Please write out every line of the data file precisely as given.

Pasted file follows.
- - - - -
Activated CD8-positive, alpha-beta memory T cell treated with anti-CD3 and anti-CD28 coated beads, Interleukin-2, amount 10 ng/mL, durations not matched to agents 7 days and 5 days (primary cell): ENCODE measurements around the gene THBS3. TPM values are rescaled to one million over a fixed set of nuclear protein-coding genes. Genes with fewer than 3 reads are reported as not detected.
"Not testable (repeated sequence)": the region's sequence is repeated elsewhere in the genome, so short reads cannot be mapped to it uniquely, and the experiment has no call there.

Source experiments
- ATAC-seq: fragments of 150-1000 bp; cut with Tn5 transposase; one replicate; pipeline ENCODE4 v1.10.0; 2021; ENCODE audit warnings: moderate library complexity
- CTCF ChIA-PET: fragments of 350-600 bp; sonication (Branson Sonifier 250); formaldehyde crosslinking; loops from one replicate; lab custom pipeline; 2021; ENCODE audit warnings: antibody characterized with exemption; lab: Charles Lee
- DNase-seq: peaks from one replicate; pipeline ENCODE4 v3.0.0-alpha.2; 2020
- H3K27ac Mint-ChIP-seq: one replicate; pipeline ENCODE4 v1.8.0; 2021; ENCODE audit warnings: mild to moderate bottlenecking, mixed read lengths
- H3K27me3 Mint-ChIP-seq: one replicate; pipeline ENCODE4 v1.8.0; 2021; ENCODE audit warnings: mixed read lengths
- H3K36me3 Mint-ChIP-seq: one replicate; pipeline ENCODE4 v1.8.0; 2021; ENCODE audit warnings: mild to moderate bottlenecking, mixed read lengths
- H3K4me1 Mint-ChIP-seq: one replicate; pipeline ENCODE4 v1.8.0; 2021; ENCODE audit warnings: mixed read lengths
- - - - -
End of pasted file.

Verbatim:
Activated CD8-positive, alpha-beta memory T cell treated with anti-CD3 and anti-CD28 coated beads, Interleukin-2, amount 10 ng/mL, durations not matched to agents 7 days and 5 days (primary cell): ENCODE measurements around the gene THBS3. TPM values are rescaled to one million over a fixed set of nuclear protein-coding genes. Genes with fewer than 3 reads are reported as not detected.
"Not testable (repeated sequence)": the region's sequence is repeated elsewhere in the genome, so short reads cannot be mapped to it uniquely, and the experiment has no call there.

Source experiments
- ATAC-seq: fragments of 150-1000 bp; cut with Tn5 transposase; one replicate; pipeline ENCODE4 v1.10.0; 2021; ENCODE audit warnings: moderate library complexity
- CTCF ChIA-PET: fragments of 350-600 bp; sonication (Branson Sonifier 250); formaldehyde crosslinking; loops from one replicate; lab custom pipeline; 2021; ENCODE audit warnings: antibody characterized with exemption; lab: Charles Lee
- DNase-seq: peaks from one replicate; pipeline ENCODE4 v3.0.0-alpha.2; 2020
- H3K27ac Mint-ChIP-seq: one replicate; pipeline ENCODE4 v1.8.0; 2021; ENCODE audit warnings: mild to moderate bottlenecking, mixed read lengths
- H3K27me3 Mint-ChIP-seq: one replicate; pipeline ENCODE4 v1.8.0; 2021; ENCODE audit warnings: mixed read lengths
- H3K36me3 Mint-ChIP-seq: one replicate; pipeline ENCODE4 v1.8.0; 2021; ENCODE audit warnings: mild to moderate bottlenecking, mixed read lengths
- H3K4me1 Mint-ChIP-seq: one replicate; pipeline ENCODE4 v1.8.0; 2021; ENCODE audit warnings: mixed read lengths